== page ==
The lure of the quick fix can be tempting for parents. Whenever I feel myself sliding down that slippery slope, I remember the time my parents definitely did not take the easy way out -- the day I met my childhood best friend, Polli.
We were about as different as two 6-year-olds could be. Shy Polli, with her blonde pixie cut, was as much of a beach and country girl as I was an extroverted city slicker. I was all about my shiny plastic boat; Polli was enamored with the scampering crabs along the shoreline. Her first words to me were, ''You're not afraid of crabs, are you?'' as she flicked several of the creatures into my boat. I was horrified and couldn't get home to my parents fast enough -- home to where I would find comfort, love, and vindication! Yes, I was convinced they would surely put this little hellion in her place. How they handled it, though, turned out to be one of the greatest lessons of my childhood and a template I would use many times with my own daughter.
Some may take issue with what my dad did. They may say his words were not conducive to building my budding self esteem. While I initially was stunned by my dad's response, I believe it was just the medicine my hyper-sensitive, princess-in-training soul needed.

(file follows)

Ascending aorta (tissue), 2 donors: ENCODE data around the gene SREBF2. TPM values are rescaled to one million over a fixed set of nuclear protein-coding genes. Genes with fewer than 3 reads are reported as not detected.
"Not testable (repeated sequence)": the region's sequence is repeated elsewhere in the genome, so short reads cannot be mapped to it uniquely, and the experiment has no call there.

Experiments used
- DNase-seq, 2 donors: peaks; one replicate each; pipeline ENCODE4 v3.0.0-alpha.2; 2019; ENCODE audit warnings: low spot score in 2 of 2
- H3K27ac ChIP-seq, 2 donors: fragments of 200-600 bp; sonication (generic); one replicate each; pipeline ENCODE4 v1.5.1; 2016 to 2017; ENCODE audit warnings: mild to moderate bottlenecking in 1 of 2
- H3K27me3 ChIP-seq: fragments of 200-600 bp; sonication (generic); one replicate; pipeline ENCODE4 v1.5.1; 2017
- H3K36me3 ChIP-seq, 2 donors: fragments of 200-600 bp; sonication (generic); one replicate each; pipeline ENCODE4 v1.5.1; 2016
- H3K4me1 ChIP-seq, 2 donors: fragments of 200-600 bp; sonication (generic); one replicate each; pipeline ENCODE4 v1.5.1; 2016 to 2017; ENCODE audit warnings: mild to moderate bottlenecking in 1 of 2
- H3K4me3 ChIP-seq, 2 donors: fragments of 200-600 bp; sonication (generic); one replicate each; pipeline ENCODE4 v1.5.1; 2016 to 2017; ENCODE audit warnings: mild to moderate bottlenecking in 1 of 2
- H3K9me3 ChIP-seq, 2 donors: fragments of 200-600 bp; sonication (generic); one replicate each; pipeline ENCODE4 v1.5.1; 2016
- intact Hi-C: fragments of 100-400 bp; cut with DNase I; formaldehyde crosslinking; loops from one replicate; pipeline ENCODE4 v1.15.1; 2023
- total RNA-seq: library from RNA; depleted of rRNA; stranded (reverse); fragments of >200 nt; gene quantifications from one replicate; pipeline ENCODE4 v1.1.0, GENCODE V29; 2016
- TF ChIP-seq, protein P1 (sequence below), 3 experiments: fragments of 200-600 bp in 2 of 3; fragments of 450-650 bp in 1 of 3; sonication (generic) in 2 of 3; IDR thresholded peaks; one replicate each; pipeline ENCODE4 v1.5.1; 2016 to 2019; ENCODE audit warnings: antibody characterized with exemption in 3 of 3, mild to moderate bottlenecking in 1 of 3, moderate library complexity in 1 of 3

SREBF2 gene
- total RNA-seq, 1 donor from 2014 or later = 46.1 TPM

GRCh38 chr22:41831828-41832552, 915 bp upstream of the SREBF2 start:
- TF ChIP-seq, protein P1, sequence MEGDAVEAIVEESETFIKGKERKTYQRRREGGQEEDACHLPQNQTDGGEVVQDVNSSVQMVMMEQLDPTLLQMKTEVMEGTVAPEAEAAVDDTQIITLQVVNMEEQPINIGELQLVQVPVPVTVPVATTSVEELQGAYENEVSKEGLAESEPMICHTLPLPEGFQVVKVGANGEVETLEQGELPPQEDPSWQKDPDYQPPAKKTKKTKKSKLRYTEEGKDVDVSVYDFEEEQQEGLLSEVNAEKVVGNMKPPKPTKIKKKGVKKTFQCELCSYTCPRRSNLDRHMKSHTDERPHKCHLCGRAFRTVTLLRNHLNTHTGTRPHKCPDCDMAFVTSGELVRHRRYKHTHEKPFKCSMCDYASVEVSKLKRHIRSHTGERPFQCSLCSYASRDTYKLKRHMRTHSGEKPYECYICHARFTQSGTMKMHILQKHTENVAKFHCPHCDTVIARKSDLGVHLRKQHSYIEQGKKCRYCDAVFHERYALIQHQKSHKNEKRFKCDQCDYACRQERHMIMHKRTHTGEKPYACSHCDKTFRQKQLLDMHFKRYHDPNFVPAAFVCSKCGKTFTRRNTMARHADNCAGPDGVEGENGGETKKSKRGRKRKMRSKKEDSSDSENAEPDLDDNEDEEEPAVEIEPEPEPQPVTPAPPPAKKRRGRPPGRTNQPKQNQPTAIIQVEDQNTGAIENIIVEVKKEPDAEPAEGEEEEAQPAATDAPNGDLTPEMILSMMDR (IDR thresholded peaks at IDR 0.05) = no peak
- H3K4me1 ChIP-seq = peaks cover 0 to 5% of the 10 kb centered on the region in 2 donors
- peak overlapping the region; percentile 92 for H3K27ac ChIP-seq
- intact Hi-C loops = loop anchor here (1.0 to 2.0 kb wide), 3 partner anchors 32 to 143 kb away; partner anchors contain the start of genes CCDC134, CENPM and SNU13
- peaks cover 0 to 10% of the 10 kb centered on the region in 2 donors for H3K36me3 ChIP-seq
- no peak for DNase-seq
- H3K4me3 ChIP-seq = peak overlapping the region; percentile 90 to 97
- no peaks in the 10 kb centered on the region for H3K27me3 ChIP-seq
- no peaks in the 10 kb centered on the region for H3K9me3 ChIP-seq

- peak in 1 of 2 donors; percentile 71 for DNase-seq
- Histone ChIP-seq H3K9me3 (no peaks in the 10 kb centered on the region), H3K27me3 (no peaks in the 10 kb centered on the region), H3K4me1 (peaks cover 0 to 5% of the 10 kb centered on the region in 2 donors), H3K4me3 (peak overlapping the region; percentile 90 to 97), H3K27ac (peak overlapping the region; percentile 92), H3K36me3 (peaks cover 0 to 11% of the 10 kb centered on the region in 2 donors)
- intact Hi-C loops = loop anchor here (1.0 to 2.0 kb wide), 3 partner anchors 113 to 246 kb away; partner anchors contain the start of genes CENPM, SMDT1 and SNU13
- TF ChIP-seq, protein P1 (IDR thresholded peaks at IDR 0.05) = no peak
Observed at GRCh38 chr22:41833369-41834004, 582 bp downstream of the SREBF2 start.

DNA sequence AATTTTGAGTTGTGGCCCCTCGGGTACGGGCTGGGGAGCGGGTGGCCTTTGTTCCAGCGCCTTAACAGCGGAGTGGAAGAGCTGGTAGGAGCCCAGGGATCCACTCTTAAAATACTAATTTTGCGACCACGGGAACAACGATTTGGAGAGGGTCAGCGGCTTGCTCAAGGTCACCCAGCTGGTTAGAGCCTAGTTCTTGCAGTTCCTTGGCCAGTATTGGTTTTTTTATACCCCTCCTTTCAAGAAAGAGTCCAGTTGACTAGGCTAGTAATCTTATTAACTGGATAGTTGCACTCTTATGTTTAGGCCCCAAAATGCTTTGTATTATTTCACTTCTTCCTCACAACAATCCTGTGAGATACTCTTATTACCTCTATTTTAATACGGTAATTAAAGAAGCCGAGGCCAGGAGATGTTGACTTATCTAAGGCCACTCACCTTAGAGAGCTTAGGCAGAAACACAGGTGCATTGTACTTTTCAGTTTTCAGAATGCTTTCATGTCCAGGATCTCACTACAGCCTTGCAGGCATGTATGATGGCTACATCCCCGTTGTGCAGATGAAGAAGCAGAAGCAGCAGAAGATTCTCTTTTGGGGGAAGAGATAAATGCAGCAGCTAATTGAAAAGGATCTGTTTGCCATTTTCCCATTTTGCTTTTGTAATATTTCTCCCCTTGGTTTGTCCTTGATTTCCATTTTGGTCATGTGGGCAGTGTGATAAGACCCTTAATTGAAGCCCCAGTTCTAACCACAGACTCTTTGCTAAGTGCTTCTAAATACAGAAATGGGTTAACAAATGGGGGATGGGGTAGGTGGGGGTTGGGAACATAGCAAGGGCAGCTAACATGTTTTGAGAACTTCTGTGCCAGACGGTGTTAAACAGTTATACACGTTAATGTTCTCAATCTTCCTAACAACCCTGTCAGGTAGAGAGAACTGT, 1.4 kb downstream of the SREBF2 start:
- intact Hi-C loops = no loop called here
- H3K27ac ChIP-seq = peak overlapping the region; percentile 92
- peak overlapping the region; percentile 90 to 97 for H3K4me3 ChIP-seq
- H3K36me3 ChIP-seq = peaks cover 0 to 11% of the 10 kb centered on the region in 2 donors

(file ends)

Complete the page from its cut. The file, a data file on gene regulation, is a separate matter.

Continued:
''No daughter of mine is going to be afraid of some little crabs.''
What?! No ''Poor baby!''? No blaming that wretched tomboy? Instead, my dad presented me with a bucket of the feared crustaceans. ''Watch this!'' he said, as he plunged his bare arm into the saltwater. Soon his arm was covered with the creepy crawlers, as he enthusiastically talked to them. ''Hey, guys. Where do you think you're going?'' He then invited me to try it. Reluctantly I put my arm in the bucket, and soon I was laughing at these interesting looking creatures tickling my arm. He then strongly encouraged me to return for Round II with Blondie. So with the confidence of a maritime sailor, I rejoined the girl who would become my lifetime friend.
I've often wondered what the outcome might have been had my dad not encouraged me to work this conflict out on my own. Might I have missed the friendship of a lifetime? Might I have one day found myself living the life of an entitled, yet helpless, woman and wonder why I was so depressed? Parenting is such a balancing act of knowing when to provide comfort and when to seize the ''teachable moment.'' The greatest gift we can give our children is a lot of both.